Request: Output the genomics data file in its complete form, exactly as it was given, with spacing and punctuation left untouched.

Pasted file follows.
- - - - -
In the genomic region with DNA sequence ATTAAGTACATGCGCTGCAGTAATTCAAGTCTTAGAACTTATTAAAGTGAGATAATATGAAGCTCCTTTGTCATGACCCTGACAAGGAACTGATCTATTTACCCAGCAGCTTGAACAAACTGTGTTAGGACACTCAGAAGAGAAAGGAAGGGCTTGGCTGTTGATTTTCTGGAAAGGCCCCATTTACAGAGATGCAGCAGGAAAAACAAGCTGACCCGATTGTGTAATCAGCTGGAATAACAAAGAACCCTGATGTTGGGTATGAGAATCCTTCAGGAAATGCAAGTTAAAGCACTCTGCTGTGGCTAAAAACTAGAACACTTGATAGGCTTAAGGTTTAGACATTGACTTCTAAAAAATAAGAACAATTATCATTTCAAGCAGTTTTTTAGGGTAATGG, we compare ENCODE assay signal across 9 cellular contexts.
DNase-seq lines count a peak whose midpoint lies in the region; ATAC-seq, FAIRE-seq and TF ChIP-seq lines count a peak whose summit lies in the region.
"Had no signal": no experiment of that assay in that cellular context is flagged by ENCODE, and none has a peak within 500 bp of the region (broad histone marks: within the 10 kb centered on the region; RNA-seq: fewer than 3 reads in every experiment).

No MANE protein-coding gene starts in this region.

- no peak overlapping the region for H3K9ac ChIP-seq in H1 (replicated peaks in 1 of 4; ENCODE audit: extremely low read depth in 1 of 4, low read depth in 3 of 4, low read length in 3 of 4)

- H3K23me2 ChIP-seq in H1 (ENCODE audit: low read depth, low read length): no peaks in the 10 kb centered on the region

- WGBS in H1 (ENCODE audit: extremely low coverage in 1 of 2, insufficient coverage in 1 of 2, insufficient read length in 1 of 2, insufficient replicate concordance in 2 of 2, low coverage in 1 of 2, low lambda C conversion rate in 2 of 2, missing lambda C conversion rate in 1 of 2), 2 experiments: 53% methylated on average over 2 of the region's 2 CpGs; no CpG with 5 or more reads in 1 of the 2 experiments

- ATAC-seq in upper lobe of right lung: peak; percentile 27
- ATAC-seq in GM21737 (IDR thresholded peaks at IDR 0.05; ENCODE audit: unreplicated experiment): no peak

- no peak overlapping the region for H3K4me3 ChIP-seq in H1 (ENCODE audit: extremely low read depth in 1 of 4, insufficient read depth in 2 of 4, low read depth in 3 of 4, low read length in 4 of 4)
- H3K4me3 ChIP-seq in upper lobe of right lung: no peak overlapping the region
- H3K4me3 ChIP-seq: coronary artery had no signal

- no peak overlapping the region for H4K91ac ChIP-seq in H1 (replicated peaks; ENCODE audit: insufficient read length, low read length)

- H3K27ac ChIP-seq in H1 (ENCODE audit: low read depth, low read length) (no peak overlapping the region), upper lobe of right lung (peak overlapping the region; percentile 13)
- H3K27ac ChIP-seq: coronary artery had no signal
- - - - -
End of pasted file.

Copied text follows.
In the genomic region with DNA sequence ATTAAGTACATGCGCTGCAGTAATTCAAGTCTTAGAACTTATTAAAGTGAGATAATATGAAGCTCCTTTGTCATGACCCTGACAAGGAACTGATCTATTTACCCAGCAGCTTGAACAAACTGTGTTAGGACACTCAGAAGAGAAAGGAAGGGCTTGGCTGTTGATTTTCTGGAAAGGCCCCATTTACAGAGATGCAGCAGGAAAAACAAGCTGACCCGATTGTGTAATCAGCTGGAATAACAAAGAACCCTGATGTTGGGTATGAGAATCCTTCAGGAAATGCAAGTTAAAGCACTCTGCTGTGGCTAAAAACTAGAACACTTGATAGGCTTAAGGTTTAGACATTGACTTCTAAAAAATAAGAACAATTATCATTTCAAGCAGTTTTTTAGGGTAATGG, we compare ENCODE assay signal across 9 cellular contexts.
DNase-seq lines count a peak whose midpoint lies in the region; ATAC-seq, FAIRE-seq and TF ChIP-seq lines count a peak whose summit lies in the region.
"Had no signal": no experiment of that assay in that cellular context is flagged by ENCODE, and none has a peak within 500 bp of the region (broad histone marks: within the 10 kb centered on the region; RNA-seq: fewer than 3 reads in every experiment).

No MANE protein-coding gene starts in this region.

- no peak overlapping the region for H3K9ac ChIP-seq in H1 (replicated peaks in 1 of 4; ENCODE audit: extremely low read depth in 1 of 4, low read depth in 3 of 4, low read length in 3 of 4)

- H3K23me2 ChIP-seq in H1 (ENCODE audit: low read depth, low read length): no peaks in the 10 kb centered on the region

- WGBS in H1 (ENCODE audit: extremely low coverage in 1 of 2, insufficient coverage in 1 of 2, insufficient read length in 1 of 2, insufficient replicate concordance in 2 of 2, low coverage in 1 of 2, low lambda C conversion rate in 2 of 2, missing lambda C conversion rate in 1 of 2), 2 experiments: 53% methylated on average over 2 of the region's 2 CpGs; no CpG with 5 or more reads in 1 of the 2 experiments

- ATAC-seq in upper lobe of right lung: peak; percentile 27
- ATAC-seq in GM21737 (IDR thresholded peaks at IDR 0.05; ENCODE audit: unreplicated experiment): no peak

- no peak overlapping the region for H3K4me3 ChIP-seq in H1 (ENCODE audit: extremely low read depth in 1 of 4, insufficient read depth in 2 of 4, low read depth in 3 of 4, low read length in 4 of 4)
- H3K4me3 ChIP-seq in upper lobe of right lung: no peak overlapping the region
- H3K4me3 ChIP-seq: coronary artery had no signal

- no peak overlapping the region for H4K91ac ChIP-seq in H1 (replicated peaks; ENCODE audit: insufficient read length, low read length)

- H3K27ac ChIP-seq in H1 (ENCODE audit: low read depth, low read length) (no peak overlapping the region), upper lobe of right lung (peak overlapping the region; percentile 13)
- H3K27ac ChIP-seq: coronary artery had no signal